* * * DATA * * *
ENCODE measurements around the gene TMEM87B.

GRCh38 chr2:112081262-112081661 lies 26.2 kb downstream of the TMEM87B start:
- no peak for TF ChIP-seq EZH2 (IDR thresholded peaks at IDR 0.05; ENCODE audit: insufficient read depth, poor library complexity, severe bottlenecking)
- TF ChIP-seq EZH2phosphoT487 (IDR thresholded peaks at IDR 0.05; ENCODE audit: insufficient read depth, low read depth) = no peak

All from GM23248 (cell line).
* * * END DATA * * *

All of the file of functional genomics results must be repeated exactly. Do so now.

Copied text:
ENCODE measurements around the gene TMEM87B.

GRCh38 chr2:112081262-112081661 lies 26.2 kb downstream of the TMEM87B start:
- no peak for TF ChIP-seq EZH2 (IDR thresholded peaks at IDR 0.05; ENCODE audit: insufficient read depth, poor library complexity, severe bottlenecking)
- TF ChIP-seq EZH2phosphoT487 (IDR thresholded peaks at IDR 0.05; ENCODE audit: insufficient read depth, low read depth) = no peak

All from GM23248 (cell line).